Donald Trump with Israeli Prime Minister Benjamin Netanyahu at the UN, September 18, 2017

Donald Trump declared on Thursday that the US should recognize Israeli annexation of Syria’s Golan Heights.

Trump issued the announcement via Twitter:

Israel took part of the Heights in the 1967 Arab-Israeli War. It formally proclaimed its sovereignty in 1981. However, almost all of the international community — including the UN via a resolution — do not accept the claim.

Trump’s declaration is likely to undermine the still-to-be-presented Israel-Palestine “peace proposal” supposedly being developed by his son-in-law Jared Kushner.

But Trump’s priorities, and perhaps those of Kushner and other advisors, lay elsewhere: a bid for support in Trump’s 2020 re-election effort and backing Israeli Prime Minister Benjamin Netanyahu, who faces the ballot box on April 9.

Netanyahu has pressed Trump for weeks for a high-profile announcement. The Israeli leader visits the White House on Monday.

Netanyahu said Trump’s declaration was “a miracle of Purim”, an ancient Jewish holiday celebrated this week: “President Trump has just made history. He did it again.”

He used the eight-year Syrian conflict, where Iran is an essential ally of the Assad regime, to bolster Trump’s statement:

Trump went on his favored outlet Fox, in an interview to be broadcast on Friday, to tout his brilliance: “I’ve been thinking about doing that for a long time. Every President has said ‘do that’. I’m the one that gets it done.”

He claimed that he was only vaguely aware of the political situation of Netanyahu, who is also facing indictment on corruption charges.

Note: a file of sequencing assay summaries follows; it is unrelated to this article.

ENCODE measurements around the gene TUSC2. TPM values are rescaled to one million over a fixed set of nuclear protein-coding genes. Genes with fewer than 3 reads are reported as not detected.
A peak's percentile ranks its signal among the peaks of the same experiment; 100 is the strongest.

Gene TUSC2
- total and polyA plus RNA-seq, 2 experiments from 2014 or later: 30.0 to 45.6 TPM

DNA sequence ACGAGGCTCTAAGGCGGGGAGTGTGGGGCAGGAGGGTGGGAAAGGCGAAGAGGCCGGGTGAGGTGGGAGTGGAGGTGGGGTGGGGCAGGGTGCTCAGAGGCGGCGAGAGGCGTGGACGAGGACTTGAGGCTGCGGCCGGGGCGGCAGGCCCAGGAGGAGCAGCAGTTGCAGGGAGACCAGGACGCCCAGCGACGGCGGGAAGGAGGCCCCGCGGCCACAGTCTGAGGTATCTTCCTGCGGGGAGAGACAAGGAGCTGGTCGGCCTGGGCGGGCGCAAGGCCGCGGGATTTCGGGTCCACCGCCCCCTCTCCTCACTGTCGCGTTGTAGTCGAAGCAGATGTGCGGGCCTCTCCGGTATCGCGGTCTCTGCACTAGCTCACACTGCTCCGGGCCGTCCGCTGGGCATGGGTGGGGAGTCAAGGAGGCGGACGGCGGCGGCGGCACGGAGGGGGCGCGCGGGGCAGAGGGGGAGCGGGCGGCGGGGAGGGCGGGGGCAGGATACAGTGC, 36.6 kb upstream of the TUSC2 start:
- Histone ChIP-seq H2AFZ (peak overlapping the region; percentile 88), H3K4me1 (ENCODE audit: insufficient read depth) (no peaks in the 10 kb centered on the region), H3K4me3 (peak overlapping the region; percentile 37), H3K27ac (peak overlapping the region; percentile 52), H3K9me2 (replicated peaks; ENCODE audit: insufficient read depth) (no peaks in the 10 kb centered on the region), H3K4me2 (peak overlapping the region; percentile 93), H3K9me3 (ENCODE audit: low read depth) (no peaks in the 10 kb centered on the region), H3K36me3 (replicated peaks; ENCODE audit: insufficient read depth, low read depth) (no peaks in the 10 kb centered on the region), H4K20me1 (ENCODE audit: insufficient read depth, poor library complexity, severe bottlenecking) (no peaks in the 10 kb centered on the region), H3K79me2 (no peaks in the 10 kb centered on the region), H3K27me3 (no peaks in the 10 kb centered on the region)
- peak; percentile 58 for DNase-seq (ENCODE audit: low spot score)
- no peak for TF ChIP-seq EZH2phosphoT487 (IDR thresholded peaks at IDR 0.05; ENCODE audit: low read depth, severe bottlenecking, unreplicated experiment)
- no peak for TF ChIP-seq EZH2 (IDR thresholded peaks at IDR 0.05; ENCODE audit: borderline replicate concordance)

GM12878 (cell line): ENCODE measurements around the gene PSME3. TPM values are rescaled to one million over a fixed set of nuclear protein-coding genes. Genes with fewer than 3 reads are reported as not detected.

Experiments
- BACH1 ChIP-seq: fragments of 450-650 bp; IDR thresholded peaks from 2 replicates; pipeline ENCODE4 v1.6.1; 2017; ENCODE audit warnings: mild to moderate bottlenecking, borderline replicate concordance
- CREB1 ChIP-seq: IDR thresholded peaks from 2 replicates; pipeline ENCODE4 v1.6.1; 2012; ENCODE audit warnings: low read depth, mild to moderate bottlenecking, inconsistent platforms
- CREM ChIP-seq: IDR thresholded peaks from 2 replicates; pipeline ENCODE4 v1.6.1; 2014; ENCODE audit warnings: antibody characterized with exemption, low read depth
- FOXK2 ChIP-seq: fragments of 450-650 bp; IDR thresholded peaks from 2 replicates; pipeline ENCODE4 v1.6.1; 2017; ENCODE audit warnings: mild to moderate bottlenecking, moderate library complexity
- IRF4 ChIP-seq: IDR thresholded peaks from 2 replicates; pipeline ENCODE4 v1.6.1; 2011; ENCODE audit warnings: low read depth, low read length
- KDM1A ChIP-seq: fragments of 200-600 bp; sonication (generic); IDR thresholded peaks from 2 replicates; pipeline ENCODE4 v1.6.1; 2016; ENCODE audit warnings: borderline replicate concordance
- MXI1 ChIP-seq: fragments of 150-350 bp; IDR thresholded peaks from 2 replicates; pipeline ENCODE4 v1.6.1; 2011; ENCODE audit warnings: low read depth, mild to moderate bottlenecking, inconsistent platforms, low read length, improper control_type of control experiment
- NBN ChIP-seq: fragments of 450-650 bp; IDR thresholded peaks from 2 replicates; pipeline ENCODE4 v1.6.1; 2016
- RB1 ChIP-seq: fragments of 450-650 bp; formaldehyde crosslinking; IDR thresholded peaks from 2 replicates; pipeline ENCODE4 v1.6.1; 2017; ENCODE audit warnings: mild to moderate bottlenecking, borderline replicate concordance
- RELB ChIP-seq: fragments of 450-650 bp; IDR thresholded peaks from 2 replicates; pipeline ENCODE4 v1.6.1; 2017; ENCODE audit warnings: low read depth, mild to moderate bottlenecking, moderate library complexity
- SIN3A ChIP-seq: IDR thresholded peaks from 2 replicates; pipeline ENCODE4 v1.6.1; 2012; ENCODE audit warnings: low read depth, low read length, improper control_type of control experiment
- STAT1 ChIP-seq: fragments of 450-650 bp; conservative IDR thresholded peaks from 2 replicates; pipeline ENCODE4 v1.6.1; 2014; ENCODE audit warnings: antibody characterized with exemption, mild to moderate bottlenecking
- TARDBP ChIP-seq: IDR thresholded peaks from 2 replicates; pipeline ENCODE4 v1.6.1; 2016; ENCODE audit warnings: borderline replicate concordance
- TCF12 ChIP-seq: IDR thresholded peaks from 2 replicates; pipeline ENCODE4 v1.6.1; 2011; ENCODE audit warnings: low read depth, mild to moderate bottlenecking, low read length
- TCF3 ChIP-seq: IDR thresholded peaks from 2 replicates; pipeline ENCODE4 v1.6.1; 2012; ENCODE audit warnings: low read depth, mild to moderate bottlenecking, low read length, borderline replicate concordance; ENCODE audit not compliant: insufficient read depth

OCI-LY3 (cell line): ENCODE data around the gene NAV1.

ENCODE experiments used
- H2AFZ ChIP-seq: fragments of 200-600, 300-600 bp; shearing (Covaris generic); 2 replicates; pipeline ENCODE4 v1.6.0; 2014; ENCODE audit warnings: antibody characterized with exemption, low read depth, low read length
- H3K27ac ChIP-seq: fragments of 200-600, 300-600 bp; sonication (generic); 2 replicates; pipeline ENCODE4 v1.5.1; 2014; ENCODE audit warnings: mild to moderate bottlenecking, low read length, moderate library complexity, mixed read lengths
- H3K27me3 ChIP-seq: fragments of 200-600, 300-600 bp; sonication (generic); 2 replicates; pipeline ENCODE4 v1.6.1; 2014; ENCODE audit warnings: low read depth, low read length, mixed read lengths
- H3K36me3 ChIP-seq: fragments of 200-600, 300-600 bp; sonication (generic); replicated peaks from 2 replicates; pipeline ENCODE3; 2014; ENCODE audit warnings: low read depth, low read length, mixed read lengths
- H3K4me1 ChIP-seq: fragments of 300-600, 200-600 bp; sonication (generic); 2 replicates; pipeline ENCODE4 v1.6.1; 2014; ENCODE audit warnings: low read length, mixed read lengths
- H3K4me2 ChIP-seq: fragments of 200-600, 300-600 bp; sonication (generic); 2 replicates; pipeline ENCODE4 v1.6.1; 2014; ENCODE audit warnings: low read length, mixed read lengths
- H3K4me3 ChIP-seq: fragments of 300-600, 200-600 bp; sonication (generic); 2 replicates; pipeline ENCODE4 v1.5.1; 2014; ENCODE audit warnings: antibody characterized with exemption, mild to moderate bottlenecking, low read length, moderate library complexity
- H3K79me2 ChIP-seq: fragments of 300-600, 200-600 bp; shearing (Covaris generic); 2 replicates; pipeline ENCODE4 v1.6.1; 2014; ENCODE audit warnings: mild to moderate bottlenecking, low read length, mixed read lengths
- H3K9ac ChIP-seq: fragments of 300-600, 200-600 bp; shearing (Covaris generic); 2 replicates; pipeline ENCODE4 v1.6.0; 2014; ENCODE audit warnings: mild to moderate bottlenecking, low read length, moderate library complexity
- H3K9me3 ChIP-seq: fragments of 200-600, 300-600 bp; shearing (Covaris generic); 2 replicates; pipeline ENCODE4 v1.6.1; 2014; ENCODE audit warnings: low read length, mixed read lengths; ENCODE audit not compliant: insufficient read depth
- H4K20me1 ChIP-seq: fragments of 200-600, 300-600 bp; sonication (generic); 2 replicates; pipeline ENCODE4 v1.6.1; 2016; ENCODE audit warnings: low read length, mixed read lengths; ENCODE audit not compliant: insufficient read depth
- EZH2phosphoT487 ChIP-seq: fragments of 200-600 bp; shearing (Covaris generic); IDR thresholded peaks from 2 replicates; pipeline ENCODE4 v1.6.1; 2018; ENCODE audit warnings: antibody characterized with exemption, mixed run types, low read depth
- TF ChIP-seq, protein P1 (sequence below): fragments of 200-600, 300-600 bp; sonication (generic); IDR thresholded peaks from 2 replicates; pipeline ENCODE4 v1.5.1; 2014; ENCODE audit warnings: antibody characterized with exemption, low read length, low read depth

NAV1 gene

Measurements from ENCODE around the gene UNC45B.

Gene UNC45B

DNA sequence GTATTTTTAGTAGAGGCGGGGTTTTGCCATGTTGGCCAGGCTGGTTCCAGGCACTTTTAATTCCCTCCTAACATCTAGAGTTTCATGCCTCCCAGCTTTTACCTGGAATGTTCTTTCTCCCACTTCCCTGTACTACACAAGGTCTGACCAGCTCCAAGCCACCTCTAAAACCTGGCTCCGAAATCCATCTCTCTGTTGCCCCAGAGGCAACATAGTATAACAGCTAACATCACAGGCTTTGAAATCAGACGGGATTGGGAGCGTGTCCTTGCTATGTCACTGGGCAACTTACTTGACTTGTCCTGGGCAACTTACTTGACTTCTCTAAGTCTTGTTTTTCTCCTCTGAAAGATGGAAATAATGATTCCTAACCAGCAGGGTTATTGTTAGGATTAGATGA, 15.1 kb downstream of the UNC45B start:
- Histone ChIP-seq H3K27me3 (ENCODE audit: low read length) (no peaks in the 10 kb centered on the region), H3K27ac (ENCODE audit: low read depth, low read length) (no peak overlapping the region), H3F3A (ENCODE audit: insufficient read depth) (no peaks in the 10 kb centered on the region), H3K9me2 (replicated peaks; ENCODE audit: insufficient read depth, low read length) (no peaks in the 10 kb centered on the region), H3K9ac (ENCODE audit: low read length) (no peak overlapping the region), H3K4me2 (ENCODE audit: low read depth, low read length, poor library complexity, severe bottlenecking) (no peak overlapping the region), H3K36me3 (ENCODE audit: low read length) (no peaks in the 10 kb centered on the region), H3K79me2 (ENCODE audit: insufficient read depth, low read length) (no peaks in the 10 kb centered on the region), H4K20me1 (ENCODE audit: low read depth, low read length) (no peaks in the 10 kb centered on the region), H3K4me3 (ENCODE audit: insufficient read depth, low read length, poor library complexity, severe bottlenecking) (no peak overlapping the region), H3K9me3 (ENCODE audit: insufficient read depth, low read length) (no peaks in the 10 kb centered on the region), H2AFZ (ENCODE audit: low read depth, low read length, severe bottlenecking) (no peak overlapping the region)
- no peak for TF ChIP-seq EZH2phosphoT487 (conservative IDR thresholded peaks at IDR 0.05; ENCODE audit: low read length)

US Secretary of State Mike Pompeo, who is in Jerusalem, was surprised by Trump’s Twitter intervention. Hours earlier, he told journalists that long-standing policy on the Golan Heights had not changed. In 1981, when Israel annexed the Golan, the Reagan Administration suspendied a strategic cooperation agreement with Tel Aviv.

But after Trump’s statement, Pompeo and Netanyahu appeared at a news conference almost an hour late for a news conference. The Secretary of State, rearranging his line, said Trump’s decision was a tribute to Israel’s military forces and “amazing Israeli bravery” with the 1967 seizure of the Golan Heights.

Analysts noted that the Assad regime will use the announcement to cover its killing of 100,000s and displacement of more than 11 million Syrians since 2011, portraying itself as the victim of the US and Israel and their support of “terrorists”.

Martin Indyk, a former US Ambassador to Israel, added, “[President Vladimir] Putin will use this as a pretext to justify Russia’s annexation of Crimea.”

Dennis Ross, another former Middle East negotiator, set out the consequences for Kushner’s “peace plan”, which is supposed to appear after the Israeli election.

If it looks like [the Administration is] acquiescing to the giving up of Arab land, that makes it harder for them to support a plan that will require other compromises. If what you wanted to do was to present a plan that is likely to succeed, this is not a step you would take.

While Trump’s Twitter move was a surprise, it was only the latest initiative in favor of Netanyahu rather than any “peace process”. In December 2017, Trump ordered the move of the US Embassy to Jerusalem, even though the city has been formally considered “international” by the UN since 1948.

VideoCast with France 24 and Podcasts: Trump’s Jerusalem Mistake